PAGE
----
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A Day in the Life of an Expatriate Bank Advisor – Spain

As a bank advisor in the UK I was looking for a new challenge. I was really lucky to get the chance to move out to sunny Spain and do a similar sort of job there.

I got into this job because I wanted to move to Spain to live. I had been looking for a position there for a while when I saw an online advert looking for expat bank advisors for a major Spanish bank. They wanted new people to help deal with the rising number of English speaking expats living in the country.

As soon as I saw the job I knew it was right for me but I had to travel across the UK to the bank’s head office in London for an interview. I only discovered afterwards that I was the only one of the applicants who was brave – or foolish – enough to agree to do the whole interview in Spanish. I was really keen to get the job and start a new life in Spain. My bank experience, desire to get started and basic Spanish helped impress the interviewers enough to get me one of the positions up for grab.

What I Do Each Day

The daily tasks really vary depending upon the time of year, as the branch is located in a massively popular summer vacation area. The winter months are incredibly quiet, so I have a lot of time to speak to the ex pats who live here all year round. My first daily task is to check my list of overnight movements, to see if anyone got a big transfer in I should know about. I will then get out my list of clients and phone maybe 20 of them to try and make some appointments for financial reviews the following day. If I don’t have any appointments for the rest of the day I will head out and speak to a few local business owners. New accounts are rare at this time of year so I will look to sell investments or get new business owners to join my bank.

In summer time, the branch gets really busy. As well as vacationing families asking how to use the ATM or change money, I also have many customers who only come during the summer to work in the local bars and hotels. Most of the day is taken up helping them deposit their wages, send home money by wire transfer, order new bank cards and sort out any other issues they might have. Because they are in a foreign country they depend upon their local ex pat advisor a lot. The working day is from 8 am to 3pm and there is far less of a set routine in summer, due to the constant flow of people who walk into the branch looking for an English speaker.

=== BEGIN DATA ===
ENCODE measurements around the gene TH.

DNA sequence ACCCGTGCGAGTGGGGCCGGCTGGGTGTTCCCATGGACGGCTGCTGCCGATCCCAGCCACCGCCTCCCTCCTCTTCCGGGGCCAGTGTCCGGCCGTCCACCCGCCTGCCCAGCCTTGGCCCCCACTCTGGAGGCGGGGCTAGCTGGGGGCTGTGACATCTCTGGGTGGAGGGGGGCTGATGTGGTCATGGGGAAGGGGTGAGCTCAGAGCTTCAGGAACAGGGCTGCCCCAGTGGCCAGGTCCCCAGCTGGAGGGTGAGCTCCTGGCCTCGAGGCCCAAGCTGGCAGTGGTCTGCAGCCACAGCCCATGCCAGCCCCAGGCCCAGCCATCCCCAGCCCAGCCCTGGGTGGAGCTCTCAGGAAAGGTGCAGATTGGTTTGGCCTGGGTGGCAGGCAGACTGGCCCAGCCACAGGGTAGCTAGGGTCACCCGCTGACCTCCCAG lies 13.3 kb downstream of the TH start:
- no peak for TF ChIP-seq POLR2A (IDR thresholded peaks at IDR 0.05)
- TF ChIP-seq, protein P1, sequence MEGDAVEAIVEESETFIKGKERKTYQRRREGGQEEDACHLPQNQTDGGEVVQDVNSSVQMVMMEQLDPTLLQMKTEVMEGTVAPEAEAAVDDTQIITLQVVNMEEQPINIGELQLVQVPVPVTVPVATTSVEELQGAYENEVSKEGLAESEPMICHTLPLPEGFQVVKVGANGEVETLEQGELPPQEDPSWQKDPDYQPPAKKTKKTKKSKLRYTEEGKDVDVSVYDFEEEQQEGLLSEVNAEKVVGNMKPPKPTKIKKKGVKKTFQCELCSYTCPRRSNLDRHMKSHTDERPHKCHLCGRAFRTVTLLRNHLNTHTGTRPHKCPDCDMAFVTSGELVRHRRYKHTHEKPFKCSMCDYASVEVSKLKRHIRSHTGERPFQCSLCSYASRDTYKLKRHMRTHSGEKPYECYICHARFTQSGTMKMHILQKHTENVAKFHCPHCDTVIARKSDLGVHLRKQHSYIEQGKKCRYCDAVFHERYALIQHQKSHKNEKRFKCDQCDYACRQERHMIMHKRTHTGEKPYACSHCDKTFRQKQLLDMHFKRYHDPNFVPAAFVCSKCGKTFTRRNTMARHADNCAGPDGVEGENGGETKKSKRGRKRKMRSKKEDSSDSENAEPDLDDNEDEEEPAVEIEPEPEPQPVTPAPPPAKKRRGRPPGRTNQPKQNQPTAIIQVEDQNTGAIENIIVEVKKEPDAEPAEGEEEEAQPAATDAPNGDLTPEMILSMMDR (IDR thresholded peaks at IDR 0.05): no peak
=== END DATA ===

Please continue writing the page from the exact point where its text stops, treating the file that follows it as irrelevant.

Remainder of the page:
The Qualifications

It is generally quite difficult to get a bank job in Spain. They are sought after positions and because of this the entry requirements are fairly high.

However, in the case of ex pat advisors they appear to have made the decision that there are other factors more important than formal qualifications. The original job application stated that they wanted people who had graduated from high school and who had 2 years experience working in a bank. Applicants also have to have experience in sales, fluent English and at least some Spanish for this kind of role.

The Salary Expectations

Bank positions are generally well paid in Spain when compared to other white collar jobs. The staring salary is around €30,000, which works out as $38.000 per annum. A quarterly bonus scheme based on your sales can add a few thousand on top of that if you do well.

(this article was contributed by a guest writer: Robert B., a Banker in Spain)



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